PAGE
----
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Getting Gender Equality on the G20 Agenda

July 27, 2016

By Elizabeth Romanoff Silva

G20 Finance Ministers met in Chengdu, China, over the weekend for the last minister-level meeting before the G20 Summit in Hangzhou in September. While anxiety surrounding Brexit bubbled to the top of most discussions, leaders also stressed in their official Communiqué the importance of staying the course on long-term goals to achieve sustainable, balanced, and inclusive growth. However, leaders are increasingly realizing that in order to reach that goal, women – who represent half of the world’s working population but produce only 37 percent of GDP globally – must be given an equal seat at the table.

A recent McKinsey report found that if women participated in the economy at the same level that men do, it would add $28 trillion to annual global GDP by 2025 (26 percent of GDP). Recognizing that these inequalities stagnate economic growth, the first International Policy Forum on Gender-Inclusive Growth was held in Canberra in 2014 to foster inclusive economic growth among G20 countries. In 2015, the second forum was held in Ankara marked by the launch of the Women 20 (W20) engagement group, dedicated to advancing gender inclusiveness among the G20.

To continue the dialogue ahead of September’s summit, on July 11-12, Chatham House in London hosted the third annual International Policy Forum on empowering women for economic growth in the G20. A diverse group of leaders from across G20 countries attended, including members of parliament, finance ministers, representatives from the private sector including MasterCard and Citibank, and policy experts from Chatham House and a range of academic institutions.

The Asia Foundation has been a part of the W20 since its inception, and has helped ensure Asian women’s perspectives are included in discussions. The Asia Foundation was an associate sponsor of this year’s forum and supported Indonesian Member of Parliament Eva Sundari’s attendance. Sundari served as a panelist offering an on-the-ground look at the challenges to women’s political participation in Indonesia and perspective on how the G20 can create incentives for women to be part of the political process. I also had the privilege of attending.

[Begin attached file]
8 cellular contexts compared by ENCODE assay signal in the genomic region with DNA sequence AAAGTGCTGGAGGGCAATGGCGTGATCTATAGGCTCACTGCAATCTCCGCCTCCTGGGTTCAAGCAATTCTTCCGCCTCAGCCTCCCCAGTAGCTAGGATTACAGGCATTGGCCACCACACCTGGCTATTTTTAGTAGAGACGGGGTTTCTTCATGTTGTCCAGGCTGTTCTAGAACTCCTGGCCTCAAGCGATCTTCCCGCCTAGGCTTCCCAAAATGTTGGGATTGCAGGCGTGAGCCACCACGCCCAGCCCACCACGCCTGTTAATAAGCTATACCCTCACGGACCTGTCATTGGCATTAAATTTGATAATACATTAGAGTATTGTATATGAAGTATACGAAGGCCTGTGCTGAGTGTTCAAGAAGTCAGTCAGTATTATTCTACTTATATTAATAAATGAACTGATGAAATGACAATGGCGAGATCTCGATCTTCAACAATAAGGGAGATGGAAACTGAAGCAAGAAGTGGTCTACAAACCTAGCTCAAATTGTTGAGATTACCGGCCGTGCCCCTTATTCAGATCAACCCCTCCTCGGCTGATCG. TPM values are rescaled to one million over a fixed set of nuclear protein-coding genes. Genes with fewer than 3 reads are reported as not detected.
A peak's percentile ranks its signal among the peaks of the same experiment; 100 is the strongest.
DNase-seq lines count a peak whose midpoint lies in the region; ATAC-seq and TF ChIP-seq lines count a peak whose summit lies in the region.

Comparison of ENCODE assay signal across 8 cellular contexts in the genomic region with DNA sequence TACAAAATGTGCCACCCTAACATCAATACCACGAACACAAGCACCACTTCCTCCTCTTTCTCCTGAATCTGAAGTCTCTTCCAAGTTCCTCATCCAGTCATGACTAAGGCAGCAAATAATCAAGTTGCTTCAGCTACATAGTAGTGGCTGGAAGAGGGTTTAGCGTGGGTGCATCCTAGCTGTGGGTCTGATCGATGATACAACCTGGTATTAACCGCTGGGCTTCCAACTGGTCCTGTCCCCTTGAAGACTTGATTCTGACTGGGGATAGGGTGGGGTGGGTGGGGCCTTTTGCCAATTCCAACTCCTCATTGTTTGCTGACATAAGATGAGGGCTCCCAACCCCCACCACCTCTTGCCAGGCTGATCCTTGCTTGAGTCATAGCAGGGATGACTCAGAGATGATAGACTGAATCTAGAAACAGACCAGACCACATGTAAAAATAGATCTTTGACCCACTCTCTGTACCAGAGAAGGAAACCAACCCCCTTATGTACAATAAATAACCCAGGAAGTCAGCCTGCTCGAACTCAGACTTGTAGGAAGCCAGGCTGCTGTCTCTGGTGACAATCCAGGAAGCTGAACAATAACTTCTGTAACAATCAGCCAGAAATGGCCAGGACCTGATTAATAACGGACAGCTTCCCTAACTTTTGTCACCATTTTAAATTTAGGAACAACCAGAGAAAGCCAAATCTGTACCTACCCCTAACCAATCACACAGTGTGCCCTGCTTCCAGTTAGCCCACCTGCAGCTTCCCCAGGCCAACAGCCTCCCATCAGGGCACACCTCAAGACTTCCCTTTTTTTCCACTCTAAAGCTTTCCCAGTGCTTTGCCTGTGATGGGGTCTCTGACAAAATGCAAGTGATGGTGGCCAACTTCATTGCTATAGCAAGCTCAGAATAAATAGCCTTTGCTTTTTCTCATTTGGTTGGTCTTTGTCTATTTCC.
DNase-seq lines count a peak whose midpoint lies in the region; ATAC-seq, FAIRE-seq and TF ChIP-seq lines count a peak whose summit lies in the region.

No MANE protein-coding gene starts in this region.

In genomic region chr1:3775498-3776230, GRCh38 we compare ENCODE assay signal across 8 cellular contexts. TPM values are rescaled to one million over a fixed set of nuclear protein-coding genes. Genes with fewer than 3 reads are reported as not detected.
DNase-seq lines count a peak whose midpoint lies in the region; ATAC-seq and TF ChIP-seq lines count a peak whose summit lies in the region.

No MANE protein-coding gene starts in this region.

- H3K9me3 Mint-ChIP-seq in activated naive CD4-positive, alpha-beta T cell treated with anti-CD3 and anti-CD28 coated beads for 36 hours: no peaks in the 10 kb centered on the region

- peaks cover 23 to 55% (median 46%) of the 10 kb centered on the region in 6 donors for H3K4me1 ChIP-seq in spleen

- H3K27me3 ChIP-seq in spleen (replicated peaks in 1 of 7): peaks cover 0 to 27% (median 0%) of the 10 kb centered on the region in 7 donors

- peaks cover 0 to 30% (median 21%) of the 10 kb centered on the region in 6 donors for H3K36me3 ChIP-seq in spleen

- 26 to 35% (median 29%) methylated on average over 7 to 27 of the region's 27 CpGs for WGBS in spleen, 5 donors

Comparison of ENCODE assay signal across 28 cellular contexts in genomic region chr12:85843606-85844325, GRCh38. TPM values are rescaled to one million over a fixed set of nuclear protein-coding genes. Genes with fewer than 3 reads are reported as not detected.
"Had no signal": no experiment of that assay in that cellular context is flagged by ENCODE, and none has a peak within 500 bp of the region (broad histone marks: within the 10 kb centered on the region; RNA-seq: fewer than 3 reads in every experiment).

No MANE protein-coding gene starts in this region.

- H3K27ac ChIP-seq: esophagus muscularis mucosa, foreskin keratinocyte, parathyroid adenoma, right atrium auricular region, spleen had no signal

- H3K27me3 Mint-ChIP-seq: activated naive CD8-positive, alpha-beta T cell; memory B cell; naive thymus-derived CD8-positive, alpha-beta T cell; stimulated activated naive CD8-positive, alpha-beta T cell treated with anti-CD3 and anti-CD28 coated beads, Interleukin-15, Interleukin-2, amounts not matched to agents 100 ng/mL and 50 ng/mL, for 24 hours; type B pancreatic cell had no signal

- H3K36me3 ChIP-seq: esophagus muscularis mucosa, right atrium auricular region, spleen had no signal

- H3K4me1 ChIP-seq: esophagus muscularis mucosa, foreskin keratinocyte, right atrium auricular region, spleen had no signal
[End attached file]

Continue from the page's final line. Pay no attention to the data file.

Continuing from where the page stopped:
Forum discussions included best practices and opportunities to increase women’s labor market participation and specific policies and investments that can spur gender-inclusive growth. Breakout sessions focused on developing key recommendations for the G20 related to legal barriers to preventing the full economic empowerment of women, the financial inclusion gap and the lack of access to finance, technology’s role in women’s empowerment, and women’s participation in politics. Julie Linn Teigland, chair of the forum and managing partner at Ernst & Young, summed it up in her speech when she asked: “Why are we here? Because it shouldn’t take 117 years to reach gender equality,” to a roar of applause.

Baroness Verma, the previous Parliamentary Under Secretary of State at the UK’s Department for International Development, explained why DFID was so committed to gender equality and referenced the McKinsey study, reminding the audience that the McKinsey study had concluded that “the world would be 28 trillion dollars better off in 2025 if there was gender equality.” “We have put gender at the center of all our programs,” she added.

A few advocacy recommendations discussed at the forum for the W20 to implement included targeting W20 recommendations toward G20 finance ministers who meet quarterly, identifying gender champions among G20 leaders as allies, and sensitizing decision-makers to the importance of gender-inclusive growth.

A few standout policy recommendations for the G20 included enacting tax legislation to encourage women’s labor force participation and setting a goal of ending all discriminatory laws. The importance of quantifiable recommendations, measurement, and collecting additional sex-disaggregated data was a recurring theme.

This week, key stakeholders will come together in Bellagio, Italy, for a follow-up three-day workshop to synthesize learning from the Empowering Women for Economic Growth Policy Forum and to develop the W20’s Action Plan for gender-inclusive growth. At the September G20 Summit in Hanghzou and subsequent G20 Summits, it’s important that gender-inclusive growth and W20 recommendations feature prominently in the agenda.

Elizabeth Silva is a program officer for The Asia Foundation’s Women’s Empowerment Program in Washington, D.C. The views and opinions expressed here are those of the individual author and not those of The Asia Foundation or its funders.


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